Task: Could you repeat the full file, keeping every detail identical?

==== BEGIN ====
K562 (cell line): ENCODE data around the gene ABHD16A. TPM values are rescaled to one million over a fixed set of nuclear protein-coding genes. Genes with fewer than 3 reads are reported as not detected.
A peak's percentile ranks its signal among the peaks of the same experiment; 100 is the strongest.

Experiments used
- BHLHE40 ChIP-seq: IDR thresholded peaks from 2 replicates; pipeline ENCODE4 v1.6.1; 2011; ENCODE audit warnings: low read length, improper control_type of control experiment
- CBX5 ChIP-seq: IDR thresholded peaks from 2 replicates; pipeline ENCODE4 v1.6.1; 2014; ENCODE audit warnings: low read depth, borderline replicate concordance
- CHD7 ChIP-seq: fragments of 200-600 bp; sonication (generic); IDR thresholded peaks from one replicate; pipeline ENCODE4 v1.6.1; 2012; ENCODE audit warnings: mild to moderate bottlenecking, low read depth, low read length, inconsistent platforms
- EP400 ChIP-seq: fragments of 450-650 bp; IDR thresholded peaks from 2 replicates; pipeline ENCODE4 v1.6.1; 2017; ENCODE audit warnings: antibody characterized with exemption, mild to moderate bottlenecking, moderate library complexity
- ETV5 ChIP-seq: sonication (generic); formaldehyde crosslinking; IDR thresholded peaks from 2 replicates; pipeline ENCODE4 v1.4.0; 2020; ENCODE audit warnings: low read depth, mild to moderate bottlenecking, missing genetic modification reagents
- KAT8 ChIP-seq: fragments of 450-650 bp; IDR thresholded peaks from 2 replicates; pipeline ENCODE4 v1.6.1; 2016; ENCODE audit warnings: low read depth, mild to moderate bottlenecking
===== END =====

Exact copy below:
K562 (cell line): ENCODE data around the gene ABHD16A. TPM values are rescaled to one million over a fixed set of nuclear protein-coding genes. Genes with fewer than 3 reads are reported as not detected.
A peak's percentile ranks its signal among the peaks of the same experiment; 100 is the strongest.

Experiments used
- BHLHE40 ChIP-seq: IDR thresholded peaks from 2 replicates; pipeline ENCODE4 v1.6.1; 2011; ENCODE audit warnings: low read length, improper control_type of control experiment
- CBX5 ChIP-seq: IDR thresholded peaks from 2 replicates; pipeline ENCODE4 v1.6.1; 2014; ENCODE audit warnings: low read depth, borderline replicate concordance
- CHD7 ChIP-seq: fragments of 200-600 bp; sonication (generic); IDR thresholded peaks from one replicate; pipeline ENCODE4 v1.6.1; 2012; ENCODE audit warnings: mild to moderate bottlenecking, low read depth, low read length, inconsistent platforms
- EP400 ChIP-seq: fragments of 450-650 bp; IDR thresholded peaks from 2 replicates; pipeline ENCODE4 v1.6.1; 2017; ENCODE audit warnings: antibody characterized with exemption, mild to moderate bottlenecking, moderate library complexity
- ETV5 ChIP-seq: sonication (generic); formaldehyde crosslinking; IDR thresholded peaks from 2 replicates; pipeline ENCODE4 v1.4.0; 2020; ENCODE audit warnings: low read depth, mild to moderate bottlenecking, missing genetic modification reagents
- KAT8 ChIP-seq: fragments of 450-650 bp; IDR thresholded peaks from 2 replicates; pipeline ENCODE4 v1.6.1; 2016; ENCODE audit warnings: low read depth, mild to moderate bottlenecking